Hey there Delilah

November 12th, 2014

November 12th, 2014

When we got word of a brand-spanking new British beauty brand, our ears pricked up instantly.  From the simple yet elegant brand name, delilah, to the stunning products themselves – all sleek and chrome and rose gold – we were hooked.  Warpaint chatted with one of delilah’s co-founders, MUA Rupert Kingston, who was already an expert at launching products having previously been Creative Director at New CID Cosmetics.

Rupert Kingston

Rupert Kingston

WP:  What initially inspired you to work with make-up?  What prompted that decision?

RK:  I came from a painting and drawing background and was really inspired by theatrical make-up very early on.  For a GCSE Art project I wanted to do some body painting, so I took a trip up to London to visit ScreenFace.  Walking into that little shop in Notting Hill was just inspiring.  I bought some water-based body paint and a bruise wheel, and from then on pursued a career in make-up.

WP:  Were you formally trained?

RK:  Yes, I trained at the London College of Fashion.  It was really one of the only make-up courses in Europe back in the early ‘90s.  It was notoriously difficult to get onto the course, but they really liked applicants who had a strong art portfolio.  I had spent the last couple of years making alginate face casts of my friends and as a teenager  had worked in a hairdressing salon, so I think that all stood me in good stead.


WP:  Do you remember what your first job was?

RK:  I did a short stint at The Bill for Thames Television in Wimbledon.  On my very first day the make-up manager asked me to paint someone’s nails and I made a real mess of it. TV really wasn’t for me.

WP:  Do you think it’s more difficult to get into the industry now?  With beauty bloggers and self-taught artists, as well as the expectation of working for free to gain experience, have you noticed a shift in the industry over the years?

RK:  It has always been difficult to make a living doing make-up; working for free just seems to come with the territory, getting paid is the tricky bit.  When I first started as a make-up artist it really didn’t have the exposure that it has now, there weren’t many well known MUAs at all.  So I suppose there are more people wanting to get into the industry than ever before.  But I also think that there are more opportunities out there.  The internet is such a great resource for learning and inspiration, I think it is amazing.  I used to have to spend a fortune on glossy magazines to find images that I loved, these days it’s so much more accessible.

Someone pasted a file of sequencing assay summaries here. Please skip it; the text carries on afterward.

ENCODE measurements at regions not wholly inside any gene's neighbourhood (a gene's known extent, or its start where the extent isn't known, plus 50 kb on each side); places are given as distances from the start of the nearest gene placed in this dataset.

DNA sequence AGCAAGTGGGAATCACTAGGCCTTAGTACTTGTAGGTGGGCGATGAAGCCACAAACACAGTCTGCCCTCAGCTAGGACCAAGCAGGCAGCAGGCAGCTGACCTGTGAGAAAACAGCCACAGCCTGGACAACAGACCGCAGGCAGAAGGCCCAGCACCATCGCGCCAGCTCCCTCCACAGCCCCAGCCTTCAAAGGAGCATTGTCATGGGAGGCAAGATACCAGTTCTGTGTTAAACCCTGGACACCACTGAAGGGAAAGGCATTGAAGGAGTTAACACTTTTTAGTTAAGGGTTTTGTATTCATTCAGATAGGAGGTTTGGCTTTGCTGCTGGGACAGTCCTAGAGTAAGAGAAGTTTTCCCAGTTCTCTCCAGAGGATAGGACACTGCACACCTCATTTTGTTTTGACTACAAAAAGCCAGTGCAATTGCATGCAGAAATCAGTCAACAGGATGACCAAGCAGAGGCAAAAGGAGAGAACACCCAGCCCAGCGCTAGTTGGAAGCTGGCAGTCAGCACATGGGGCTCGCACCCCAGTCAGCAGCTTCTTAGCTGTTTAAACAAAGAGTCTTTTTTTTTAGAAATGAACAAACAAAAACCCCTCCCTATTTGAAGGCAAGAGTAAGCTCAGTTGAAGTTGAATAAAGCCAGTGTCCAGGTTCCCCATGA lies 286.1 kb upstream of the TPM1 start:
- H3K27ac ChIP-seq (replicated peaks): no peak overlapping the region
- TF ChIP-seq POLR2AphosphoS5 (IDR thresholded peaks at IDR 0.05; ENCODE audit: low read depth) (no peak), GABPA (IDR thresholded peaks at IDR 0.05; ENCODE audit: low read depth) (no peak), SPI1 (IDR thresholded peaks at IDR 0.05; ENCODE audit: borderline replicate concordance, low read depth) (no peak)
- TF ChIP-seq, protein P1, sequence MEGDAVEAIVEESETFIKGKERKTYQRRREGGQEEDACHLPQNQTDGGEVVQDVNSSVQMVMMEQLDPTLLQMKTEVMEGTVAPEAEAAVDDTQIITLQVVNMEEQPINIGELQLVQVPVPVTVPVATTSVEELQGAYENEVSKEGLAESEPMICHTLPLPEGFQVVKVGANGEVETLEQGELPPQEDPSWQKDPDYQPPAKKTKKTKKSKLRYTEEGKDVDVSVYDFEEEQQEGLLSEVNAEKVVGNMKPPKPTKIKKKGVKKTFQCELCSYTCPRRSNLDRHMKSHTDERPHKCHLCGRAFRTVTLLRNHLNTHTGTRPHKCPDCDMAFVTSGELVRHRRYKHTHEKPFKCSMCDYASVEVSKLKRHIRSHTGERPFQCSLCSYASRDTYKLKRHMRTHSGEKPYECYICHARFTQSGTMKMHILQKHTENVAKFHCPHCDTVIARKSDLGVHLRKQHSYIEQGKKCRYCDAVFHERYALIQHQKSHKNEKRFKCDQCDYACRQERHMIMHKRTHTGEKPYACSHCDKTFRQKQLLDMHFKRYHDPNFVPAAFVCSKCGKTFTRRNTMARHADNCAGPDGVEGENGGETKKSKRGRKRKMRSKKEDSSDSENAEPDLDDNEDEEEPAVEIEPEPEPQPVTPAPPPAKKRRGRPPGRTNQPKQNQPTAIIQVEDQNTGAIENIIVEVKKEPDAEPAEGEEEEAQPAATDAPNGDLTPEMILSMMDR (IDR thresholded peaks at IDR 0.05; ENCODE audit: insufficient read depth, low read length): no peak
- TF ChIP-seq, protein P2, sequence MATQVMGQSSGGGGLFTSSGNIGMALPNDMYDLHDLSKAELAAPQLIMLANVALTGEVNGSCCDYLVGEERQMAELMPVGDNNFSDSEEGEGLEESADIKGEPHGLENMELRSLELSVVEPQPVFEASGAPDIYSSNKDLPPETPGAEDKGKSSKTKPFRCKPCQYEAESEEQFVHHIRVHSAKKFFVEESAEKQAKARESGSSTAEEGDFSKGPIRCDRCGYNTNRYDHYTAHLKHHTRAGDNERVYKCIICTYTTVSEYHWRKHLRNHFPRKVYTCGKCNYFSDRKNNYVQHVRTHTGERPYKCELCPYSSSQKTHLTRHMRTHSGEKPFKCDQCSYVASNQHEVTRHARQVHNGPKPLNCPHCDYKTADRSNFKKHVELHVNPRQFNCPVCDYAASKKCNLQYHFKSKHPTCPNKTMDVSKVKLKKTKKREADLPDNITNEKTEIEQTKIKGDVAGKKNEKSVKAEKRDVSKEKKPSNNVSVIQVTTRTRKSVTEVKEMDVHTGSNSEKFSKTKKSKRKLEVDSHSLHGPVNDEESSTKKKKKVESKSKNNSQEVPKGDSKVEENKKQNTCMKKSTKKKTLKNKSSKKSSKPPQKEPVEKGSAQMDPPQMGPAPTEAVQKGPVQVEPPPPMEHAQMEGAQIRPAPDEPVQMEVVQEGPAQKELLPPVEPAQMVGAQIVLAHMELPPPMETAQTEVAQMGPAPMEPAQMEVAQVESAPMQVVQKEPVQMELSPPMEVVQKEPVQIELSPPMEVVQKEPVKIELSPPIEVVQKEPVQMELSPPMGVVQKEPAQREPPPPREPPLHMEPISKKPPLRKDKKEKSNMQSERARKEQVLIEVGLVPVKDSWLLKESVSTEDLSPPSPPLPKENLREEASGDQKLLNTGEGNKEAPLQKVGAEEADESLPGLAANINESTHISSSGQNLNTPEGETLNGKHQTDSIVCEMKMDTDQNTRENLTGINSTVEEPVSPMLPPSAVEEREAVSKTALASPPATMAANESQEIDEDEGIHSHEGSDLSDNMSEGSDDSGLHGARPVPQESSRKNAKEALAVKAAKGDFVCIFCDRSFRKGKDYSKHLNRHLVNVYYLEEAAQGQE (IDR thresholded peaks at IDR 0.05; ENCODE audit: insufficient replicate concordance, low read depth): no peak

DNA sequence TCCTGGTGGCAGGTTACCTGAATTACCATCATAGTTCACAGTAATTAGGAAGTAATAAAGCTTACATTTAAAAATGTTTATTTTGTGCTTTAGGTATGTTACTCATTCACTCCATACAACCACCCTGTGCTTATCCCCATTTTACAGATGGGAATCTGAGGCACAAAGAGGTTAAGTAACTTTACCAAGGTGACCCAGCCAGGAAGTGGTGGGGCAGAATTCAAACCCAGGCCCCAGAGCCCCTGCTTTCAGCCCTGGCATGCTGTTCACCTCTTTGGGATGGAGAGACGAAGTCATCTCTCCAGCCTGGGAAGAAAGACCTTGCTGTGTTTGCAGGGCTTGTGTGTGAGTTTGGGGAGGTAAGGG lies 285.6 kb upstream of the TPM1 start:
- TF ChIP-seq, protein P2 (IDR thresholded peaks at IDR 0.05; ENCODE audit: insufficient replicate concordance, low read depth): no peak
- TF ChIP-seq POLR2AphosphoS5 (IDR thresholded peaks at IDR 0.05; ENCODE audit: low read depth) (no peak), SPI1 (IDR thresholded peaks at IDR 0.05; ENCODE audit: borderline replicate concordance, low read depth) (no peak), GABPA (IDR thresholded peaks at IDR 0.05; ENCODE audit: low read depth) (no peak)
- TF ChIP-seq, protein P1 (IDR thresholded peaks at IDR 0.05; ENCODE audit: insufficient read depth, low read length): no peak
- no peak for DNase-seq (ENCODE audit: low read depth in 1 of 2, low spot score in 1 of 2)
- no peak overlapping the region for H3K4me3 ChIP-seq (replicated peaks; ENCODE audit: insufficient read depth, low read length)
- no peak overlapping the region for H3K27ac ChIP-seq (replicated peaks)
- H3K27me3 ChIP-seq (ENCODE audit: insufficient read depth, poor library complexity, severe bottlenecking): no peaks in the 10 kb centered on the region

WP:  How did delilah cosmetics come about?

RK:  I had been working as a Creative Director for a while doing brand and product development and had worked with one of the other Directors at delilah, Hannah Nicholson (a former beauty buyer, who specialised in product development), for years and we shared a vision of a luxury British colour cosmetics brand.  It was at a trade show in Las Vegas that we decided to take the plunge and go for it, when photographer Juliet White came on board.  It was her drive and passion for detail that helped to really complete the concept for delilah.  We loved the idea that you could really elevate the packaging so that the products looked and felt gorgeous.  We were inspired by the timeless beauty of the old fashioned compacts and lipsticks, products that looked and felt precious.  The look and feel of that brand came very quickly, we all shared this ideal of a simplistic approach to colour and an absolute desire to create formulations that really perform.

WP:  Where did the name and the branding inspiration come from?